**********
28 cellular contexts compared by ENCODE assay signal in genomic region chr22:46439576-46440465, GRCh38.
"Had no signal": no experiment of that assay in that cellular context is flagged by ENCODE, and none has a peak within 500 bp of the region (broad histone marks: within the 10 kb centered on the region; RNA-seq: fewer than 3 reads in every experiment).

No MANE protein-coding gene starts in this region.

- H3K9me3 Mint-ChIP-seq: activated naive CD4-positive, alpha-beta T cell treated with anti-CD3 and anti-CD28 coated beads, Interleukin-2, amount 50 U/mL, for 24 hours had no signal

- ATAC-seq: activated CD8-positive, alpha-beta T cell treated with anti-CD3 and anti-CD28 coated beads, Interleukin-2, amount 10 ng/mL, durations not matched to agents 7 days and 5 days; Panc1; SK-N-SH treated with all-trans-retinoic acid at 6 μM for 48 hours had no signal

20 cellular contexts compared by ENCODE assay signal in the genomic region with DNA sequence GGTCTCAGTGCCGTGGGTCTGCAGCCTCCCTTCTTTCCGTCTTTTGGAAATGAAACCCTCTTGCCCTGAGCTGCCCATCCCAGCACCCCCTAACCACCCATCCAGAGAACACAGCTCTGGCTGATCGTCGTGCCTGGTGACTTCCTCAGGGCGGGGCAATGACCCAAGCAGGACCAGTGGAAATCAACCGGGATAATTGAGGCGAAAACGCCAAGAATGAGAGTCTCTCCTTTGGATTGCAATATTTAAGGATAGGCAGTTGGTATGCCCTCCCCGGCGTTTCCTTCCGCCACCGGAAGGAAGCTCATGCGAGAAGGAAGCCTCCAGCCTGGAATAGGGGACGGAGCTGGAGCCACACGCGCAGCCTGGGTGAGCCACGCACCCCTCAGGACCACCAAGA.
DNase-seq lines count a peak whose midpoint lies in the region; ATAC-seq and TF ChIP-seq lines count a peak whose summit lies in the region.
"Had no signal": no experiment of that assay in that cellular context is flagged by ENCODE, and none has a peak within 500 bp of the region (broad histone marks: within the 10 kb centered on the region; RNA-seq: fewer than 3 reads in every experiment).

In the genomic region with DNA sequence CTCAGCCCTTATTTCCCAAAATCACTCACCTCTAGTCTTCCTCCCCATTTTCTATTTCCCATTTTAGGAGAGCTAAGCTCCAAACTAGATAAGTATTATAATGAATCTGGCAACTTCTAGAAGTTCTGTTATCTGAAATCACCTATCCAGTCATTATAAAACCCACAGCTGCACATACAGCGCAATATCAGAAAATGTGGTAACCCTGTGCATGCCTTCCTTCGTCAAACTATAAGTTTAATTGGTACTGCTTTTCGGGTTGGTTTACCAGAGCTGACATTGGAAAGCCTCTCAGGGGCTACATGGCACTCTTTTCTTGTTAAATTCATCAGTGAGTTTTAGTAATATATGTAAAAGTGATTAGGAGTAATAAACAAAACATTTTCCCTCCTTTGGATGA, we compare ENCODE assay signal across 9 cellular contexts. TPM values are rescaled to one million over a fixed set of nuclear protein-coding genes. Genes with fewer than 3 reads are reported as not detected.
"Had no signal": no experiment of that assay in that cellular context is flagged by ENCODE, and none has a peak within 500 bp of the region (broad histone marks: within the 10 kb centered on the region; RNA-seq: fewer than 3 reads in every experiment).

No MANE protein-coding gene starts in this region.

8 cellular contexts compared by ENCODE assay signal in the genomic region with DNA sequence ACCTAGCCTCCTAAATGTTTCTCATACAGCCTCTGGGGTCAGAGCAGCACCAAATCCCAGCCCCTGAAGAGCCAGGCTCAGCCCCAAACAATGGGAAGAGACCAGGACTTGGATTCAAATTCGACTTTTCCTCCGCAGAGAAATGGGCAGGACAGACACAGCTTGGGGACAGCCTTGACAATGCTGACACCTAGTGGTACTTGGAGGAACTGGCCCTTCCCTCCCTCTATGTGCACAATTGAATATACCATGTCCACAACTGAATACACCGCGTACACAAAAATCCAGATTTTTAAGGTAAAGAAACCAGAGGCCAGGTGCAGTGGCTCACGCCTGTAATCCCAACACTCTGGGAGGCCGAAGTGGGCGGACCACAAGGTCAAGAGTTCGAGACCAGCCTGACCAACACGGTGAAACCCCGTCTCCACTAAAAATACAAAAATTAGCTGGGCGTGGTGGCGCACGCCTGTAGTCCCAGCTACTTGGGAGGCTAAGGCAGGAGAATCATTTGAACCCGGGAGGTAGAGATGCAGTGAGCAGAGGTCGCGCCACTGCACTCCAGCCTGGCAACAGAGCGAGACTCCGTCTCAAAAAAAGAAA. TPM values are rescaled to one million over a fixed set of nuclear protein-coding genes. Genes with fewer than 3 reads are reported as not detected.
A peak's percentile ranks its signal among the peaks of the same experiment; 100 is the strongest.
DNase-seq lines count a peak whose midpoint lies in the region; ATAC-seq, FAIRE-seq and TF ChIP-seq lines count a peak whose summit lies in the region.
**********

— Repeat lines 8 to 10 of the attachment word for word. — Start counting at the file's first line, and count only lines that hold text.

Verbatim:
"Had no signal": no experiment of that assay in that cellular context is flagged by ENCODE, and none has a peak within 500 bp of the region (broad histone marks: within the 10 kb centered on the region; RNA-seq: fewer than 3 reads in every experiment).

In the genomic region with DNA sequence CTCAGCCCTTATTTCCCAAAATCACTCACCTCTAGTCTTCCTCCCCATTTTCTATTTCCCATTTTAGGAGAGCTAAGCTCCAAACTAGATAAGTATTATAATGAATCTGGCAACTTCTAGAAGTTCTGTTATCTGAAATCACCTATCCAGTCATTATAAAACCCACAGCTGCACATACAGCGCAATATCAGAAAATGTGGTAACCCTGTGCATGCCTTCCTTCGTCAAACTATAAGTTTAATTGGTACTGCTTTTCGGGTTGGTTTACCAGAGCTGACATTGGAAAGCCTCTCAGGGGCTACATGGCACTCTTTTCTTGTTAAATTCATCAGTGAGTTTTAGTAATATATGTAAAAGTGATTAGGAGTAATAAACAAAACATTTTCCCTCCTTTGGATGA, we compare ENCODE assay signal across 9 cellular contexts. TPM values are rescaled to one million over a fixed set of nuclear protein-coding genes. Genes with fewer than 3 reads are reported as not detected.
"Had no signal": no experiment of that assay in that cellular context is flagged by ENCODE, and none has a peak within 500 bp of the region (broad histone marks: within the 10 kb centered on the region; RNA-seq: fewer than 3 reads in every experiment).